Metal halide bulbs
Metal halide bulbs are a common type of light used in horse barns. They provide a high brightness level and are ideal for use in large areas such as aisleways, arenas, or paddocks.
These lights can be very bright, but they come with some limitations. I had six big metal halide bulbs in our aisleways and would flip their switch only for them to take about 1-2 minutes before being fully lit up; after that, it was great, but don’t turn them off.
The most significant problem proved when you turned off your metal halide bulbs because they wouldn’t come back on right away. Often it took them 15 mins or more to brighten fully. I became so frustrated I eventually replaced them with LED lights.
Below is a helpful YouTube video that shows how easy to install and effective new LED lights are.
LEDs have been a rapidly developing and increasingly popular lighting technology for decades. They’re not just more energy-efficient than other types of bulbs but also offer better light quality that can make your life easier with brightly lit barns.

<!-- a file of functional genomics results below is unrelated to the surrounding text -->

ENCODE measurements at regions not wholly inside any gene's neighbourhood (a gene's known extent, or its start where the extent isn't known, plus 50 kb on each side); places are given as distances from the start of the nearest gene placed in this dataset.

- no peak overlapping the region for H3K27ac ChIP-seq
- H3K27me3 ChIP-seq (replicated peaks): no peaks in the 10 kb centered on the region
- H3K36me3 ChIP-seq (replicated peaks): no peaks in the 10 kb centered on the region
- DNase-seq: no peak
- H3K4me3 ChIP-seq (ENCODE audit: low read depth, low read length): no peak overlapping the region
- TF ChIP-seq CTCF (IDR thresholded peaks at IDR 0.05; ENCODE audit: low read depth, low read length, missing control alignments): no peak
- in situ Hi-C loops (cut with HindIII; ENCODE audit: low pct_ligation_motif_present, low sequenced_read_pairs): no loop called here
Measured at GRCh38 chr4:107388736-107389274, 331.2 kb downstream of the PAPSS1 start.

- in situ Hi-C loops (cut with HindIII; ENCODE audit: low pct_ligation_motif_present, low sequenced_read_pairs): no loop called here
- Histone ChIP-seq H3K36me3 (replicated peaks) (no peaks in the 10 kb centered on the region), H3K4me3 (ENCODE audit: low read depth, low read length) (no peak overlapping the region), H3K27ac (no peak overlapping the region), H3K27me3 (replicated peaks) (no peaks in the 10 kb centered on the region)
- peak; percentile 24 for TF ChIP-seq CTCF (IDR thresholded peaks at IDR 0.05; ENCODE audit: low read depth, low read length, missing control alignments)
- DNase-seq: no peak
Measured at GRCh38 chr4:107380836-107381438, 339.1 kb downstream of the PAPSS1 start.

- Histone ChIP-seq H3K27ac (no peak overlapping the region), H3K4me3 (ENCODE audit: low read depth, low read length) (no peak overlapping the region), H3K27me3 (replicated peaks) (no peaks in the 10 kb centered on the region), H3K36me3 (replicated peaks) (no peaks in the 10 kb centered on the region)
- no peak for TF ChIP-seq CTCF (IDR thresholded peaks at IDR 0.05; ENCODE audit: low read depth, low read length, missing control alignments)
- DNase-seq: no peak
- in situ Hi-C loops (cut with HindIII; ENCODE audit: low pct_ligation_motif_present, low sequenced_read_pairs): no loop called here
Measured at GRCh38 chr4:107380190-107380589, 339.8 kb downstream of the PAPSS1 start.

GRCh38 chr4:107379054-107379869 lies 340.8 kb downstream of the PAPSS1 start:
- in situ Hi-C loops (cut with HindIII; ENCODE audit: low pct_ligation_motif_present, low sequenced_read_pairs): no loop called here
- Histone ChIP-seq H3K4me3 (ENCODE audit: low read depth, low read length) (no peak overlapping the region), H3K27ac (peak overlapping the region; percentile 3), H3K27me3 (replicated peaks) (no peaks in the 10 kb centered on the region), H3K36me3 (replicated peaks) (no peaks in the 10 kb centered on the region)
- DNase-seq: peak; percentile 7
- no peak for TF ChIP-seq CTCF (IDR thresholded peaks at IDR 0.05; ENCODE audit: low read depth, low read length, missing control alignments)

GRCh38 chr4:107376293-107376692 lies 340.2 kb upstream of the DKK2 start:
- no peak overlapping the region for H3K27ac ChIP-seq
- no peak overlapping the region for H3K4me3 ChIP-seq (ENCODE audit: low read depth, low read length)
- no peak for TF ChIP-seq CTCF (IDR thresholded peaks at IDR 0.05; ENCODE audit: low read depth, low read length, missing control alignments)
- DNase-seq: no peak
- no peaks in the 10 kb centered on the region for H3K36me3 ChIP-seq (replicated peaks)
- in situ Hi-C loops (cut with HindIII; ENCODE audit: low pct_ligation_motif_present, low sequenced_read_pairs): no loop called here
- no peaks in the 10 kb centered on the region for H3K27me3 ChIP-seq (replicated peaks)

LED lights are my preferred light choice for horse barns. They last longer than other light bulbs and cost less money to use. They also don’t get as hot as traditional light bulbs, which reduces the chance of a fire. Today you can buy LED lights in all shapes and sizes.
Incandescent bulbs are not suitable for horse barns because they produce a lot of heat. This can be dangerous for horses, as they could potentially be injured by a hot bulb. Additionally, incandescent bulbs tend to burn out quickly, so they are not the most economical option.
Fluorescent bulbs are an excellent choice for horse barn lighting because they are energy-efficient and typically last long. They also produce less heat than traditional incandescent bulbs.
However, I prefer LED bulbs because they emit a brighter light than fluorescent bulbs. But, ultimately, it is up to the horse owner to decide what type of bulb is best for their barn.
Lights for aisleways
You will want to make sure that the aisleways are well-lit so that you can see clearly when walking through the barn and so that your horses can see when you lead them.